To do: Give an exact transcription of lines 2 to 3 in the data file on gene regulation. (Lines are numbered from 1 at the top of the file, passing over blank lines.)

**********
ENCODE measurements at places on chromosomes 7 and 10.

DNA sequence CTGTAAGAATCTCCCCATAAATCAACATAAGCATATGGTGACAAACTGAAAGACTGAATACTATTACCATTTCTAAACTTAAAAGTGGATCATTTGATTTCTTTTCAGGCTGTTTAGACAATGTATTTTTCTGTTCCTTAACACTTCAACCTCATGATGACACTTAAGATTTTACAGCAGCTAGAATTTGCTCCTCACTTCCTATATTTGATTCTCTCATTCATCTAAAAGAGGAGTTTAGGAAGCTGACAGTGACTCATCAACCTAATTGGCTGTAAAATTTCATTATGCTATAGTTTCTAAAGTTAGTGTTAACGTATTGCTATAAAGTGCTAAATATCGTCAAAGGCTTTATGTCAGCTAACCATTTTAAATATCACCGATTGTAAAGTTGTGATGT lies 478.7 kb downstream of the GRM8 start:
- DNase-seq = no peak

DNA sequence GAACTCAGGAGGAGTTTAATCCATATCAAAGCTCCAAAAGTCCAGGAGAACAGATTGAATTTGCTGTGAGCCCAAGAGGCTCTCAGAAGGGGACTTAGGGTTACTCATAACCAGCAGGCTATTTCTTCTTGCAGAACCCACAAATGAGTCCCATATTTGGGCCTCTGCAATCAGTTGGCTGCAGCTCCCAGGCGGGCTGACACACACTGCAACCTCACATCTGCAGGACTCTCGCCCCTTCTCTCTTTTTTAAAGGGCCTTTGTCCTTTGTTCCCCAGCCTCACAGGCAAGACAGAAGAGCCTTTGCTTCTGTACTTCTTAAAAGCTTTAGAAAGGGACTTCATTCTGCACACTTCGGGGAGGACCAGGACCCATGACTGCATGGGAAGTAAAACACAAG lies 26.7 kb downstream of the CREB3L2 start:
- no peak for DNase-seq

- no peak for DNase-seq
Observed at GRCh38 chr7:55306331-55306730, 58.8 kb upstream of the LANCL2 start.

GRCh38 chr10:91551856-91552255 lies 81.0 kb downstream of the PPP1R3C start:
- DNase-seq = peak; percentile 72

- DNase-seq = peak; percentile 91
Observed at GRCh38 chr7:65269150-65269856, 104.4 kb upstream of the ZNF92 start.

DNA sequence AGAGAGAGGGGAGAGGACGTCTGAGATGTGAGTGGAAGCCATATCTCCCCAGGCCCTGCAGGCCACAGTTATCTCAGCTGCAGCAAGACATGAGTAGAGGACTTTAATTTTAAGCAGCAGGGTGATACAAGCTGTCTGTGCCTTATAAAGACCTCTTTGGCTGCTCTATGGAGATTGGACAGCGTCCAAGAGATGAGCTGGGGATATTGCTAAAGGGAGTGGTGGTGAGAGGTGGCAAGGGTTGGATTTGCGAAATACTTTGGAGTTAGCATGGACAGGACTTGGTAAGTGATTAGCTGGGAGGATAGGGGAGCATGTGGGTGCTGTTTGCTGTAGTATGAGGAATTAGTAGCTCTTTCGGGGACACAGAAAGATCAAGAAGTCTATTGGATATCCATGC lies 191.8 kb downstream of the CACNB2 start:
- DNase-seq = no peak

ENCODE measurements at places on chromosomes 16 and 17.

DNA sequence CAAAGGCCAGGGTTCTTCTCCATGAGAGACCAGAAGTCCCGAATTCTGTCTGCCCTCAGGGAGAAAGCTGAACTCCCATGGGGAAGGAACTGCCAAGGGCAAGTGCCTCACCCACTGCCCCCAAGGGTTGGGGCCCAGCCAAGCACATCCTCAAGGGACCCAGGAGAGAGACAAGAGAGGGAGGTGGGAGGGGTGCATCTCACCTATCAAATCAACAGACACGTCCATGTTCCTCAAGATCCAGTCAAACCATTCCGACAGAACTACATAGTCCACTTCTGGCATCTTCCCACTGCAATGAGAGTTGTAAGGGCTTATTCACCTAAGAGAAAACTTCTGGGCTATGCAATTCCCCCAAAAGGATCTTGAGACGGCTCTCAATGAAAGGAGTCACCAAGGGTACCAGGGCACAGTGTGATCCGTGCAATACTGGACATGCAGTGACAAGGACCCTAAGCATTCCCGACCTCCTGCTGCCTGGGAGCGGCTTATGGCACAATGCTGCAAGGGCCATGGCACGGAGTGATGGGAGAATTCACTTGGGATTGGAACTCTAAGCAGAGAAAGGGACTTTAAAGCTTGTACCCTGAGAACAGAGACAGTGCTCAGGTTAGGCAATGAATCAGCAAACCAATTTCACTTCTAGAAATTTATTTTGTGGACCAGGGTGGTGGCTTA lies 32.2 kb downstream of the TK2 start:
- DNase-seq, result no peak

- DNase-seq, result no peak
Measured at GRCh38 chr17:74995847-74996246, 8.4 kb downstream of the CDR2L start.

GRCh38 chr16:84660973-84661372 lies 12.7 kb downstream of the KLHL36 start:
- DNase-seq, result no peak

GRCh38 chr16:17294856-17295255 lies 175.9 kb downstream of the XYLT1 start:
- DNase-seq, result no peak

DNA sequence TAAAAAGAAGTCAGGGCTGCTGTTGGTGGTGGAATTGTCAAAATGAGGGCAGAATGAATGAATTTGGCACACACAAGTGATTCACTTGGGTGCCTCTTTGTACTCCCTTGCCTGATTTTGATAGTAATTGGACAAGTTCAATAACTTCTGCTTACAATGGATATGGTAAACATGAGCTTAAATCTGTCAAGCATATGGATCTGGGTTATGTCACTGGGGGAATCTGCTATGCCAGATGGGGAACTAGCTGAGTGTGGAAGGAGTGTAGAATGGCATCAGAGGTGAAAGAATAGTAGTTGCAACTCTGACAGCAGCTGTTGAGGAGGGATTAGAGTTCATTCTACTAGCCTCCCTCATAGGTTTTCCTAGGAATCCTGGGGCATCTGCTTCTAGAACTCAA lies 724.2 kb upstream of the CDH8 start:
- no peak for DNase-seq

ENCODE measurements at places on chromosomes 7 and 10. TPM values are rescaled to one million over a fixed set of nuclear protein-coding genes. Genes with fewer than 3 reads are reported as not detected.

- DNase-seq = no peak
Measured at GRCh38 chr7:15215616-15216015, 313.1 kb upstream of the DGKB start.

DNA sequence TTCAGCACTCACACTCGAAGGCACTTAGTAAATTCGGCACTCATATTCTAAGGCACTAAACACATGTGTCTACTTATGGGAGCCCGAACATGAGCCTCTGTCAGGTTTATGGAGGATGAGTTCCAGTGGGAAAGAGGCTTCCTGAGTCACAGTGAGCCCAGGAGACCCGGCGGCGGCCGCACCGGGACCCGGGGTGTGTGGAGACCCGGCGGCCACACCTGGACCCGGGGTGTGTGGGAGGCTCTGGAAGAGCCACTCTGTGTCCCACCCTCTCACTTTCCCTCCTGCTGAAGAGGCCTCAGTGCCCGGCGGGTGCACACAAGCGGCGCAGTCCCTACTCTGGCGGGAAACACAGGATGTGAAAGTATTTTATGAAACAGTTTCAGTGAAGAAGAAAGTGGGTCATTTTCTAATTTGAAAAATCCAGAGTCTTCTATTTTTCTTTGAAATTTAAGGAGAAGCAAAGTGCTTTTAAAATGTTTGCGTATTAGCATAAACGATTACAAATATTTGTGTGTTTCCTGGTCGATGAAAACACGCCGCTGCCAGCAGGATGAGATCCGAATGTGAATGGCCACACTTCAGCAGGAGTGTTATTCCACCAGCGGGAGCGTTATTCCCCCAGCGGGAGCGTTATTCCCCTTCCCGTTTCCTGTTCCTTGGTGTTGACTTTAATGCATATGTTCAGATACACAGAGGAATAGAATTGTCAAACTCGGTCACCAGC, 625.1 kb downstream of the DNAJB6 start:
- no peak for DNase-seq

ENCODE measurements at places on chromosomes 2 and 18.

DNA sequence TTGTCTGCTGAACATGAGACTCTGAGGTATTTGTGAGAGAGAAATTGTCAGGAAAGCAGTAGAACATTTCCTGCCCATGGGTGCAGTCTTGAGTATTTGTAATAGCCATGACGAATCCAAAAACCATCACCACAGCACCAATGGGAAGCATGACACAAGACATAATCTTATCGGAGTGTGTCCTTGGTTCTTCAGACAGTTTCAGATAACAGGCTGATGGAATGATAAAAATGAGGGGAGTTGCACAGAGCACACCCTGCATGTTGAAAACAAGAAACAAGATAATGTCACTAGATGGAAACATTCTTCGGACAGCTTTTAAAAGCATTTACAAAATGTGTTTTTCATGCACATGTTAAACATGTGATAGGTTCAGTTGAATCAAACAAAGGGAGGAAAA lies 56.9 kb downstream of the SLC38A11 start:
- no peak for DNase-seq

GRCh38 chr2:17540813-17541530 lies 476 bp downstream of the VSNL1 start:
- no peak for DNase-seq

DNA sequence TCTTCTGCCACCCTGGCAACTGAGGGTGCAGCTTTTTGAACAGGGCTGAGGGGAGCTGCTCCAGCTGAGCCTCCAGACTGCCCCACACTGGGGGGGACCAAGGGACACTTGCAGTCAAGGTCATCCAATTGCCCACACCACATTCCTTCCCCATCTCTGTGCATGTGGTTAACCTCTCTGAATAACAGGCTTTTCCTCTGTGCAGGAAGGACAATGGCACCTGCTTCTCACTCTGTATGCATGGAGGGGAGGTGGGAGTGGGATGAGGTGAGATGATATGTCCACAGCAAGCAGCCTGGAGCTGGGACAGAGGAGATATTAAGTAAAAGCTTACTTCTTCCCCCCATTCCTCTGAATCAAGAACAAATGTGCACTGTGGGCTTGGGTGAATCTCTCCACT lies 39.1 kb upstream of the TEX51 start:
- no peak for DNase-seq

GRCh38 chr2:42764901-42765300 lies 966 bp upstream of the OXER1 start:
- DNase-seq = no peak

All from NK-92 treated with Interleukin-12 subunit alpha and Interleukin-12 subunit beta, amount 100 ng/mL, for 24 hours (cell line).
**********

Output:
DNA sequence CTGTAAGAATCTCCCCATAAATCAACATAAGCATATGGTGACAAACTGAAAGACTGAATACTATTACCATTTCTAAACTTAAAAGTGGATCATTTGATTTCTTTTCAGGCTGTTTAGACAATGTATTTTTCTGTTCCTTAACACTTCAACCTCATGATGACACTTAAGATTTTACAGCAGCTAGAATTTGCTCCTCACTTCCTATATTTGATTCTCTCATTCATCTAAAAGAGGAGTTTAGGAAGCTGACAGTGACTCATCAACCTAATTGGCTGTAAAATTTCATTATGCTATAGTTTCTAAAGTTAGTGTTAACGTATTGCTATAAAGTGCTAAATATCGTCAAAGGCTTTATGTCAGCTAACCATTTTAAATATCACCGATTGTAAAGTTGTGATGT lies 478.7 kb downstream of the GRM8 start:
- DNase-seq = no peak